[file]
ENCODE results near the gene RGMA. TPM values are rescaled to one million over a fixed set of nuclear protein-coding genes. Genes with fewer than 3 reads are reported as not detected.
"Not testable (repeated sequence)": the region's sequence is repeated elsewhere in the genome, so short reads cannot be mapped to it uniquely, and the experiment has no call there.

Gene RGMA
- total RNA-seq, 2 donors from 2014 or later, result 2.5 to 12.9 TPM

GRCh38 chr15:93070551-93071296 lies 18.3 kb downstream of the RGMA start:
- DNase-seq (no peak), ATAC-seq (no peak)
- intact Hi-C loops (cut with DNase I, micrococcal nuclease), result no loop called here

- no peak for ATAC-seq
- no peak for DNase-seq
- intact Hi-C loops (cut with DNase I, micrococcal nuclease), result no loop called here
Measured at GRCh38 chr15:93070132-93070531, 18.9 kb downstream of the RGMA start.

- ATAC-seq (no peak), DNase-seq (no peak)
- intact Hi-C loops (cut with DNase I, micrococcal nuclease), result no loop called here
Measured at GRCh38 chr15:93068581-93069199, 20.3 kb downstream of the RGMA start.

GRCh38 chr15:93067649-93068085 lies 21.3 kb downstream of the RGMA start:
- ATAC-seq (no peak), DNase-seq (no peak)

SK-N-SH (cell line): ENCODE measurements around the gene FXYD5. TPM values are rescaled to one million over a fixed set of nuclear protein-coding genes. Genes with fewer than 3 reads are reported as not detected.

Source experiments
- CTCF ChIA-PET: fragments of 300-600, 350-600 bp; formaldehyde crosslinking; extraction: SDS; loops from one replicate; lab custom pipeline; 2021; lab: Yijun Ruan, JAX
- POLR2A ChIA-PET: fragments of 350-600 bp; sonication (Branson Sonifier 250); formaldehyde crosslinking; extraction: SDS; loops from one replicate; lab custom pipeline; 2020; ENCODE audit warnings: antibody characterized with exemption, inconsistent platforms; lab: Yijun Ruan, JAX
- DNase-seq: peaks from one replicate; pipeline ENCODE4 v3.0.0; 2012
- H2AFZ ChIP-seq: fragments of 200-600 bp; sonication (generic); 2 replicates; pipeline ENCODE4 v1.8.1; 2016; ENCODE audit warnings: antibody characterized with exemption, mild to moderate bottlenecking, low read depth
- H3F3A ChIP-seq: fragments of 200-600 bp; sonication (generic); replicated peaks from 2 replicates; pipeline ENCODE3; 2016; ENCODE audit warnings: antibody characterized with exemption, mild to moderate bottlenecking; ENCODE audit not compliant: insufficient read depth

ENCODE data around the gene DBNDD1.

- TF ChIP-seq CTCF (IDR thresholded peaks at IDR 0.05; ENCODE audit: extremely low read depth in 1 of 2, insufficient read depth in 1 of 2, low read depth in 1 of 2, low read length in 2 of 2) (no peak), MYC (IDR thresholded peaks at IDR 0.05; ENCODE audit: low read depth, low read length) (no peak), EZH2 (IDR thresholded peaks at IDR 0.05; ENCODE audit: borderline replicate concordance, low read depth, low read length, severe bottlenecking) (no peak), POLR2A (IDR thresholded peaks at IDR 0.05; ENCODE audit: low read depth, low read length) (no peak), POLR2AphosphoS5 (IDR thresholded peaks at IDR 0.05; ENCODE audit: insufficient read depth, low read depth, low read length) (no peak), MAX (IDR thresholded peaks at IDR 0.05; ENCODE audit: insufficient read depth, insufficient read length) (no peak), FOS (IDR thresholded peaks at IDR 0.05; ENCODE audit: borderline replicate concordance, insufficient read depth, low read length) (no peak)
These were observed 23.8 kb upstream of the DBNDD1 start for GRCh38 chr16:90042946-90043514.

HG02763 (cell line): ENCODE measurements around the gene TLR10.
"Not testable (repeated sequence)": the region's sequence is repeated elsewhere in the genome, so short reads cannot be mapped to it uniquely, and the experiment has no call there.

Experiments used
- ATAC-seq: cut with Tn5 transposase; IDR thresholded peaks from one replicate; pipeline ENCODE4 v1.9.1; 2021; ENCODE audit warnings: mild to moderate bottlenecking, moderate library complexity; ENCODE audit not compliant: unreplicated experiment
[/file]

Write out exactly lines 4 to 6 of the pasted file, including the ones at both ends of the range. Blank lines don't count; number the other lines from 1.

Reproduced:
- total RNA-seq, 2 donors from 2014 or later, result 2.5 to 12.9 TPM

GRCh38 chr15:93070551-93071296 lies 18.3 kb downstream of the RGMA start:
- DNase-seq (no peak), ATAC-seq (no peak)